Page last updated at 15:41 GMT, Tuesday, 10 March 2009

Al-Qaeda accused faces US court

Ali al-Marri, file image
Mr Marri is said to have met Osama Bin Laden

An alleged al-Qaeda agent has appeared in a US criminal court after more than five years in military custody.

Following a review of his case ordered by President Barack Obama, Ali al-Marri was charged with supporting terrorism and conspiracy.

The 43-year-old confirmed he understood the charges at a brief hearing in South Carolina, and is now expected to be transferred to Illinois for trial.

Mr Marri, a joint Saudi-Qatari national, has not yet entered a plea.

He denies the charges, his lawyers say.

'Momentous' hearing

He was arrested shortly after the attacks on New York and the Pentagon on 11 September 2001 and charged with credit card fraud.

Two years later, the US authorities deemed him an enemy combatant and under powers allowing the then US President, George W Bush, to detain terrorism suspects indefinitely without charge, he was transferred to a naval jail in South Carolina.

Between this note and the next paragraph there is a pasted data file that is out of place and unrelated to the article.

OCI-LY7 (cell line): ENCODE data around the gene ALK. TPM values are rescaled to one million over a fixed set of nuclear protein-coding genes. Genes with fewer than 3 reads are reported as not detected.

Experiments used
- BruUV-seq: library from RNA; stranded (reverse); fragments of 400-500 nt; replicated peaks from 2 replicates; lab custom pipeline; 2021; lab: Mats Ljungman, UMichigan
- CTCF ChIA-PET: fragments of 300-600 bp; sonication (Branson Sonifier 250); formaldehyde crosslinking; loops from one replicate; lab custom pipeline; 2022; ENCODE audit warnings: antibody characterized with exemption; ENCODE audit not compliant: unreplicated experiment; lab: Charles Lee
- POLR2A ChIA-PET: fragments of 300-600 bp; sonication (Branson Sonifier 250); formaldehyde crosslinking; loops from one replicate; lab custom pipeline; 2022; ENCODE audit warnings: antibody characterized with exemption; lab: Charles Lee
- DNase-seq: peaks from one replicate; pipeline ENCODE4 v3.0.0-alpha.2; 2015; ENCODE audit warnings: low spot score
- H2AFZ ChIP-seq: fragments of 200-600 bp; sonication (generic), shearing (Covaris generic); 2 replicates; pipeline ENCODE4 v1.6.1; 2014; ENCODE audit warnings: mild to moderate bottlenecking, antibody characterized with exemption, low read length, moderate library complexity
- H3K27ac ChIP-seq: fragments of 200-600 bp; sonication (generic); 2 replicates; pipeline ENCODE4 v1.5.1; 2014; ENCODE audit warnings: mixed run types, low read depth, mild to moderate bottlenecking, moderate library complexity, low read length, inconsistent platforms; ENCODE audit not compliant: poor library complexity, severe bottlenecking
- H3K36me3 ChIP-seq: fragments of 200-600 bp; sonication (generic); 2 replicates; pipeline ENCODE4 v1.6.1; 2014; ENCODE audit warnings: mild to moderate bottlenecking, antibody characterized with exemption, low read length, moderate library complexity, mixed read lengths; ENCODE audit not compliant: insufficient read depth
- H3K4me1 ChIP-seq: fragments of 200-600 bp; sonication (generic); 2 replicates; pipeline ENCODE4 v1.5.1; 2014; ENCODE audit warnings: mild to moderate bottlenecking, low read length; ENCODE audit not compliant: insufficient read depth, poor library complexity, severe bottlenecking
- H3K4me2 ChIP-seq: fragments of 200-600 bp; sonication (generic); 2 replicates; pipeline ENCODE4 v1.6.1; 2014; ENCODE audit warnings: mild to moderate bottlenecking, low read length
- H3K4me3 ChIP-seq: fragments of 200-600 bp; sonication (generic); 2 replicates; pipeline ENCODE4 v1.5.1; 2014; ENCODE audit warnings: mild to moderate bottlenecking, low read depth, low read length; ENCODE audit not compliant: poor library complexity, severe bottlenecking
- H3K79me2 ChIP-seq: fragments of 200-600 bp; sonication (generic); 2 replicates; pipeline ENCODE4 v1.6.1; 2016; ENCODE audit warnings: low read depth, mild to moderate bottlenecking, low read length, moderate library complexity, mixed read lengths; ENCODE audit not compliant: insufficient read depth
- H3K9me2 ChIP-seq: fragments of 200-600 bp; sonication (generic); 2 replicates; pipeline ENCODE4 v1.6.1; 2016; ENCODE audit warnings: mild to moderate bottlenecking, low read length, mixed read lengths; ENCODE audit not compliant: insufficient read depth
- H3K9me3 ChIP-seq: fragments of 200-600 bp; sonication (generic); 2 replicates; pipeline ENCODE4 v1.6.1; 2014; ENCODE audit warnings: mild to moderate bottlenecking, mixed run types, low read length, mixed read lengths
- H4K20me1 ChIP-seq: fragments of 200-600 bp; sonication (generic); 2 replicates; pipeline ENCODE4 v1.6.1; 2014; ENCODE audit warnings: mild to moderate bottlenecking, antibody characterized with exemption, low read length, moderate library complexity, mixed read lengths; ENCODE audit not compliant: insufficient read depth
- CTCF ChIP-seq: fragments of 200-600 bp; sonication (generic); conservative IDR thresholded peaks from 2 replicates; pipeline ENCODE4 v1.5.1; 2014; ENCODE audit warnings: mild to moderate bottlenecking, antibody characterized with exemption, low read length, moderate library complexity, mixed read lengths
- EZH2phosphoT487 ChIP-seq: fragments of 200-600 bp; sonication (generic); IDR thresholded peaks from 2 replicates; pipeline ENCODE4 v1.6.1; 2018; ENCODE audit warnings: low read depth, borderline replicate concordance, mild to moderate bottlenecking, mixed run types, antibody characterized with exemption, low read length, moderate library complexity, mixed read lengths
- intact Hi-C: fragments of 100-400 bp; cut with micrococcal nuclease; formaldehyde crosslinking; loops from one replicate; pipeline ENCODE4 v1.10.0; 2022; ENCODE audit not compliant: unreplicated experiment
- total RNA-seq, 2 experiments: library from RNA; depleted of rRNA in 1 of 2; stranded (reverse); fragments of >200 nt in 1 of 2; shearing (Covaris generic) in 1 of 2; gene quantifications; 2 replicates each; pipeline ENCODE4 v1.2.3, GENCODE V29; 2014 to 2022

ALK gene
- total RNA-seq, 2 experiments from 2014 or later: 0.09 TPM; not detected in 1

The US authorities have alleged that he met Osama Bin Laden and volunteered for a suicide mission while he was a student in Illinois.

Lawyers for Mr Marri had appealed against his continuing detention in a military jail, but the Obama administration moved to head off the challenge by bringing charges and moving him into civilian custody.

He had been labelled the last enemy combatant to be held on US soil - as opposed to Guantanamo Bay.

Before the hearing, his lawyer, Andy Savage, welcomed the court date as "momentous".

He told journalists his client was finally being given the "most fundamental rights granted to all citizens and lawful residents of the United States".

"He believes that this will result in his repatriation to his homeland [of Qatar] and return to his family, a goal that he has pursued for more than seven years," the lawyer said.

The charges he faces carry a maximum of 30 years in jail.

He will appear before judges again on 18 March.

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